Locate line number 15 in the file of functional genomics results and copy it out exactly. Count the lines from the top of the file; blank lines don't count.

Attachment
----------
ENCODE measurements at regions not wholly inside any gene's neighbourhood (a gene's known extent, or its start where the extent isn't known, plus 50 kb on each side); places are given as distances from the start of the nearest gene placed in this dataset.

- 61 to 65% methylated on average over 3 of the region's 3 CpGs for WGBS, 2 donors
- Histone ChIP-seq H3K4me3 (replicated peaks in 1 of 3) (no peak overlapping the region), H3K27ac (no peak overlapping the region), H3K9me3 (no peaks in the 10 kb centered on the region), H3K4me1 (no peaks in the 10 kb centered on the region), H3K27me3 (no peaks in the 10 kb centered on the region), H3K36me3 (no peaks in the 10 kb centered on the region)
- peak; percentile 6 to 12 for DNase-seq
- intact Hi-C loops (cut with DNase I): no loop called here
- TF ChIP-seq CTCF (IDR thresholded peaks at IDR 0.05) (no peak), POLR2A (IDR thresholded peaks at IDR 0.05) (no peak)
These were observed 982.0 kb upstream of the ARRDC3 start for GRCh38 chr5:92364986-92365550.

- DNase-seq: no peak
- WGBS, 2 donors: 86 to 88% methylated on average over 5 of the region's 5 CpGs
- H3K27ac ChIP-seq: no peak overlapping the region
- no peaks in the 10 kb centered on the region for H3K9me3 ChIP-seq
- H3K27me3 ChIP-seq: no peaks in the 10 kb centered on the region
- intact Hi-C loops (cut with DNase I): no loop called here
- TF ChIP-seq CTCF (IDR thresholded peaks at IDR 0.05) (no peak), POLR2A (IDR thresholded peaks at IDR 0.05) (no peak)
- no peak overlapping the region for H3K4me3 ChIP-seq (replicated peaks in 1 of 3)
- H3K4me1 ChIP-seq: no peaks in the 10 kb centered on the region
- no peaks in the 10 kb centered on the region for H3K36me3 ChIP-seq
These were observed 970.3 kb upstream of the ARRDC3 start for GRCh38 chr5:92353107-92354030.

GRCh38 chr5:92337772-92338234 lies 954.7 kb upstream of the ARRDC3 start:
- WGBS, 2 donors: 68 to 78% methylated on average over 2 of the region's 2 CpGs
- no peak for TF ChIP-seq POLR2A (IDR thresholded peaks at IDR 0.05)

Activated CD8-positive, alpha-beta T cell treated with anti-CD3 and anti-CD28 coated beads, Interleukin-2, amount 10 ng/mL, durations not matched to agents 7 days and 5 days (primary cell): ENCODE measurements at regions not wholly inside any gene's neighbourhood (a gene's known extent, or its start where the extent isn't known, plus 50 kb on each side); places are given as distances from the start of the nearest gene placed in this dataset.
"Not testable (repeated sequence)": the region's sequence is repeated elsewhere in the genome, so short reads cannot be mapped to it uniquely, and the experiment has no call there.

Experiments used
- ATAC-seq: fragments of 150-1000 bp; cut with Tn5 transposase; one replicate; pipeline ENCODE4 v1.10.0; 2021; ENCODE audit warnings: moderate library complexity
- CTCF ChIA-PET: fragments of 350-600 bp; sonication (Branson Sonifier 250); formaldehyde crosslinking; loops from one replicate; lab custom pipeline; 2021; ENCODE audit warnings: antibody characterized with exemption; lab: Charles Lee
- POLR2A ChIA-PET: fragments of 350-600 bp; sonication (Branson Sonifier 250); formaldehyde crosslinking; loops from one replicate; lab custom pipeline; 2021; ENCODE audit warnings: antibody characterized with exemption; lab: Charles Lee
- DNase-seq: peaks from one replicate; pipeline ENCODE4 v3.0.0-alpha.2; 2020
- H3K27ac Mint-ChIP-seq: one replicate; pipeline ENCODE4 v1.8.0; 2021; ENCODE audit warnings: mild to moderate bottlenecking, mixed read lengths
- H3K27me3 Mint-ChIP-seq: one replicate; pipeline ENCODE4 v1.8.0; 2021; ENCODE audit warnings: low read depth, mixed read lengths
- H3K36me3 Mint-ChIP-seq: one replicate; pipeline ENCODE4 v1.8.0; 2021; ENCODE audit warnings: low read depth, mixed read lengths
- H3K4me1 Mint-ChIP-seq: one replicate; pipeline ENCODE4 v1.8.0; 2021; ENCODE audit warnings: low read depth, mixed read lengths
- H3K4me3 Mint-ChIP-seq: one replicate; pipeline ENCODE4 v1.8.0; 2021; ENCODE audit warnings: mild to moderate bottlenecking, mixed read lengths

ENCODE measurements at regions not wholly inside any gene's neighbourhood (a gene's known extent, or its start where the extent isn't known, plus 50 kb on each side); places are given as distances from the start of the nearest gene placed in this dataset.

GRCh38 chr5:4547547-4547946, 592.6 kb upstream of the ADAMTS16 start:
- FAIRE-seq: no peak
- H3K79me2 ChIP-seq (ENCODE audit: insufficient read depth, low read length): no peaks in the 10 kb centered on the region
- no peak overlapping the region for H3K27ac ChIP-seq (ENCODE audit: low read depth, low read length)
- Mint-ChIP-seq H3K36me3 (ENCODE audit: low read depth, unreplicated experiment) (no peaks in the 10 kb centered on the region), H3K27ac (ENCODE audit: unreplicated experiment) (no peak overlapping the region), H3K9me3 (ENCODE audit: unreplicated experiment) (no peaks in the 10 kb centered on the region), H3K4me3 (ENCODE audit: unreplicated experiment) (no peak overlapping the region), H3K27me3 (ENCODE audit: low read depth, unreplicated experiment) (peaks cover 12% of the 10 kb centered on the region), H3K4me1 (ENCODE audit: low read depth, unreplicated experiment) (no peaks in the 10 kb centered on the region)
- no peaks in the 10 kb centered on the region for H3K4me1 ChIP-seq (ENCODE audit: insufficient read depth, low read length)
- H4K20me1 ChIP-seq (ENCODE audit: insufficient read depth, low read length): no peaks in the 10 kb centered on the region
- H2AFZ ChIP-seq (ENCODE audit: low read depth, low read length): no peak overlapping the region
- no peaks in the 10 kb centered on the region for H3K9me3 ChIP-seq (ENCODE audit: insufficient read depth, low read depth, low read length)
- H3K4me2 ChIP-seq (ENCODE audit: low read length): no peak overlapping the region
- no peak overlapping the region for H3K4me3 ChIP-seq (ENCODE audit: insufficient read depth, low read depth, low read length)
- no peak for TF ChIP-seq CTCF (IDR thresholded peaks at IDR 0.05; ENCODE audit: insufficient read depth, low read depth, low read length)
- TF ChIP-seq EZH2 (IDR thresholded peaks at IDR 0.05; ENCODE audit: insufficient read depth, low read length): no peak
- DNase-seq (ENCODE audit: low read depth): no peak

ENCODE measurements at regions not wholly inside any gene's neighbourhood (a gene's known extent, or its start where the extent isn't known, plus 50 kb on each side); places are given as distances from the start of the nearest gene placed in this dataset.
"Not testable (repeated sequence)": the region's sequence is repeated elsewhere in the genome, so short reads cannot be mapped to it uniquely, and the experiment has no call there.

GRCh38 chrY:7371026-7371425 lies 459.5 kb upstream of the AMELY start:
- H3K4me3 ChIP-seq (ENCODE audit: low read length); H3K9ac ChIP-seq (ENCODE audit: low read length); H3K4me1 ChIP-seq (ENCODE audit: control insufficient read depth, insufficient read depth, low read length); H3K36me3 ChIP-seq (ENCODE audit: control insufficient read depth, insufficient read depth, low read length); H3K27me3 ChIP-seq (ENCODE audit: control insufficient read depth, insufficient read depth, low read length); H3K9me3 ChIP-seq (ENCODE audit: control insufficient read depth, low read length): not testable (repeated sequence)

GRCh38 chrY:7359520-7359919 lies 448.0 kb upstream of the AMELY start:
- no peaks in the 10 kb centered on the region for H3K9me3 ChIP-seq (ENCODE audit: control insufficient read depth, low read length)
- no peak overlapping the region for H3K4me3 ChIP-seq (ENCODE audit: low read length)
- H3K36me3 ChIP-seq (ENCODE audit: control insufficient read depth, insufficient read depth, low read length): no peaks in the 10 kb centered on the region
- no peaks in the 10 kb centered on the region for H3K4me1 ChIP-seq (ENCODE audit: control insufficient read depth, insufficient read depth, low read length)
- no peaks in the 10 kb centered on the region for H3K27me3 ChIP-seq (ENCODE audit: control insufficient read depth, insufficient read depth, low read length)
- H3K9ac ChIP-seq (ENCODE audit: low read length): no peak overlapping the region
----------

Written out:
- no peak overlapping the region for H3K4me3 ChIP-seq (replicated peaks in 1 of 3)